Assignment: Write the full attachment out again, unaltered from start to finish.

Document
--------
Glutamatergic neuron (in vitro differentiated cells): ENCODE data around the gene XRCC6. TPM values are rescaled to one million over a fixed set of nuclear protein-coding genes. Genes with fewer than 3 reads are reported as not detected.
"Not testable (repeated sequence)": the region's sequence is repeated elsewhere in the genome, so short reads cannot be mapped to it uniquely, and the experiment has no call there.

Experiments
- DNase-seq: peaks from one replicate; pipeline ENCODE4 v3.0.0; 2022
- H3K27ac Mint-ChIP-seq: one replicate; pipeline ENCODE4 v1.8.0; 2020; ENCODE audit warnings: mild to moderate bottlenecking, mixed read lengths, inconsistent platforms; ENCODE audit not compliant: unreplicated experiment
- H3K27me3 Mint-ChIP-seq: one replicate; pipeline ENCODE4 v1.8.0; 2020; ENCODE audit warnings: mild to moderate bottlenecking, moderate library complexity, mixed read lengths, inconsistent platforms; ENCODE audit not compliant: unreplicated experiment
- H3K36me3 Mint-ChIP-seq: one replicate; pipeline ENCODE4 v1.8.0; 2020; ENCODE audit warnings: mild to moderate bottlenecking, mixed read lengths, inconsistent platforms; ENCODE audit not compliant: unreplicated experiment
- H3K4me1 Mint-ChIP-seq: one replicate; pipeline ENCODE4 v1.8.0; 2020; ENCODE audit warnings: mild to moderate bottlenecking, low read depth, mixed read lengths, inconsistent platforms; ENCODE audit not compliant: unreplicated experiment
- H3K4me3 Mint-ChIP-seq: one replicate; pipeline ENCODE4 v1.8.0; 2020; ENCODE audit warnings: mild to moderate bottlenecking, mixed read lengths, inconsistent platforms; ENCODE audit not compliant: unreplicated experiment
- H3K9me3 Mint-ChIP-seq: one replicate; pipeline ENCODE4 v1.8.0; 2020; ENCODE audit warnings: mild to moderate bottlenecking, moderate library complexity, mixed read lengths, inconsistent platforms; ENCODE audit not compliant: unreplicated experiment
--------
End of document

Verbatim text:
Glutamatergic neuron (in vitro differentiated cells): ENCODE data around the gene XRCC6. TPM values are rescaled to one million over a fixed set of nuclear protein-coding genes. Genes with fewer than 3 reads are reported as not detected.
"Not testable (repeated sequence)": the region's sequence is repeated elsewhere in the genome, so short reads cannot be mapped to it uniquely, and the experiment has no call there.

Experiments
- DNase-seq: peaks from one replicate; pipeline ENCODE4 v3.0.0; 2022
- H3K27ac Mint-ChIP-seq: one replicate; pipeline ENCODE4 v1.8.0; 2020; ENCODE audit warnings: mild to moderate bottlenecking, mixed read lengths, inconsistent platforms; ENCODE audit not compliant: unreplicated experiment
- H3K27me3 Mint-ChIP-seq: one replicate; pipeline ENCODE4 v1.8.0; 2020; ENCODE audit warnings: mild to moderate bottlenecking, moderate library complexity, mixed read lengths, inconsistent platforms; ENCODE audit not compliant: unreplicated experiment
- H3K36me3 Mint-ChIP-seq: one replicate; pipeline ENCODE4 v1.8.0; 2020; ENCODE audit warnings: mild to moderate bottlenecking, mixed read lengths, inconsistent platforms; ENCODE audit not compliant: unreplicated experiment
- H3K4me1 Mint-ChIP-seq: one replicate; pipeline ENCODE4 v1.8.0; 2020; ENCODE audit warnings: mild to moderate bottlenecking, low read depth, mixed read lengths, inconsistent platforms; ENCODE audit not compliant: unreplicated experiment
- H3K4me3 Mint-ChIP-seq: one replicate; pipeline ENCODE4 v1.8.0; 2020; ENCODE audit warnings: mild to moderate bottlenecking, mixed read lengths, inconsistent platforms; ENCODE audit not compliant: unreplicated experiment
- H3K9me3 Mint-ChIP-seq: one replicate; pipeline ENCODE4 v1.8.0; 2020; ENCODE audit warnings: mild to moderate bottlenecking, moderate library complexity, mixed read lengths, inconsistent platforms; ENCODE audit not compliant: unreplicated experiment